The second is weaker productivity growth. Productivity increased at close to a 3.0 percent annual rate in the 1990s boom. In recent years, it has been just over 1.0 percent. It is worth noting that a tight labor market could itself lead to more productivity growth as employers feel more need to economize on labor. We did see strong productivity growth in the second quarter and are likely to see another strong quarter in the third quarter, but these numbers are erratic, so we can't celebrate just yet.

The third point is the weakening of workers bargaining power, first and foremost from a decline in unionization rates. The fact that the national minimum wage has not been increased for almost a decade would also be a factor.

There is one other point on this topic that is worth mentioning. As Joe Gagnon has pointed out, if we look at acceleration rather than rates of growth, the current period does not look that different than the 1990s boom. In the 1990s, year-over-year wage growth bottomed out at 2.3 percent in 1993, they peaked at 4.3 percent in 1997 and at several subsequent points. This is an increase of 2.0 percentage points, as seen below.

Percentage Increase in Average Hourly Wage for Production and Non-Supervisory Workers

wage growthSource: Bureau of Labor Statistics.

By comparison, year-over-year wage growth bottomed out at 1.2 percent in 2012. It peaked at 2.9 percent in August, an increase of 1.7 percentage points. That is still less than the 2.0 percentage point increase in the rate of wage growth in the nineties boom, but not very much less.

It is also worth noting that the annualized rate of growth comparing the last three months (July, August, September) with the prior three months (April, May, June) is 3.3 percent. This measure is erratic, but I would be willing to bet on some modest acceleration, which will make the increase in wage growth in the current period almost identical to the rise in the 1990s. None of this should make workers feel great, there is still lots ground to make up from the Great Recession, but we may be moving in the right direction.

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Note: This post first appeared on my Patreon page.

Last week Roger Lowenstein had a piece in the Post about GE's hiring of a new CEO after the prior one served less than a year. According to Lowenstein, the new CEO's contract will give him incentives worth $300 million over the next four years if he does well by the shareholders. He will walk away with $75 million if he does poorly. This follows the hiring of an inept CEO who was dumped in less than a year and long-term CEO Jeffrey Immelt, who pocketed hundreds of millions of dollars during his tenure while giving shareholders returns averaging 1.0 percent annually, according to Lowenstein.

This raises the obvious question: What is GE's board is doing? I haven't looked at their forms, but I am quite certain these people get paid well over $100k a year and quite possibly over $200k for a job that requires perhaps 200 to 300 hours a year of work. That comes to an hourly pay rate in the $300 to $1,000 range. The primary responsibility of directors is picking top management and making sure that they don't rip off the shareholders.

How could you possibly fail worse in this job than GE's board? Yet, my guess is that there has been very little turnover in the board.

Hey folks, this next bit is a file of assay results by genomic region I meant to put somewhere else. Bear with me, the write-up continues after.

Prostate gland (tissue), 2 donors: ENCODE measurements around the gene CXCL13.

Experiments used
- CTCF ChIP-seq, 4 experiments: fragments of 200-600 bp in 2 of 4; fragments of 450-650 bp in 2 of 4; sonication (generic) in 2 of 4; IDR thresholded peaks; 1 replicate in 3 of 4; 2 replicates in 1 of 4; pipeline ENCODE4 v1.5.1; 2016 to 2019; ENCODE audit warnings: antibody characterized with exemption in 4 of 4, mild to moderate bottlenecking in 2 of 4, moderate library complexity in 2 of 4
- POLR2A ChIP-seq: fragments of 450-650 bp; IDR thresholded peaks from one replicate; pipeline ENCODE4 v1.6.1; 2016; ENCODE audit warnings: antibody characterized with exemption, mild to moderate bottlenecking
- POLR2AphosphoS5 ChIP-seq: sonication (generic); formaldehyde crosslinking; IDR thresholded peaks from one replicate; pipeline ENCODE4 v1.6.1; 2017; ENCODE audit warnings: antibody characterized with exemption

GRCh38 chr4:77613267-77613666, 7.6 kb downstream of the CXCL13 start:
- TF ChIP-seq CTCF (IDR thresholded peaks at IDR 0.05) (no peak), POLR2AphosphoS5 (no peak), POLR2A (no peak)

As a practical matter, it is difficult for shareholders, even large shareholders, to organize to remove board members. More than 99.0 percent of the incumbents who are nominated by the board for re-election win.

This is the classic problem of collective action. It is almost always much easier to simply exit as a shareholder and sell your stock than to organize and try to change the way the company operates. For this reason, CEOs are able to make out like bandits, getting pay in the tens of millions of dollars, even when they do poorly by shareholders.

It is common for progressives to condemn the outrageous pay of CEOs. However, they rarely move beyond condemnation to point out that the CEOs are ripping off their companies. This means first and foremost the shareholders. 

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The reporting on Trump's regulatory reform really fell down big time. The Trump administration has been boasting about $23 billion in savings over the indefinite future. As this Bloomberg article points out, this comes to $1.64 billion per year.

What this and other articles neglect to mention is that this is not net savings. This figure is the savings to the person subject to the regulation, for example, the homeowner who wants to dump their sewage on their neighbor's lawn rather than putting in place a proper septic system or getting hooked up to the city sewage system. The savings to the homeowner are likely more than offset by the damage to their neighbor's property.

The Trump administration has calculated savings that only look at the benefits to corporations in the position of the homeowner. It has not attempted to incorporate the costs of the harm done to others for example by having more polluted air or water.

It would also be useful to put the projected savings in some context since few people have a good idea of how much $1.64 billion annually means to the economy or their pocketbook. This figure is equal to a bit more than 0.005 percent of GDP or a bit more than $5 per person per year. It less than 0.5 percent of the additional money that patients must pay to drug companies each year because of government-granted patent monopolies and related protections.

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For those who were wondering what the conflicting estimates of $300 million a year by Democratic gubernatorial candidate Stacey Abrams and $450 million a year by her Republican opponent, Brian Kemp, would mean for the people of Georgia, these figures might be helpful. The NYT article should have included something like this.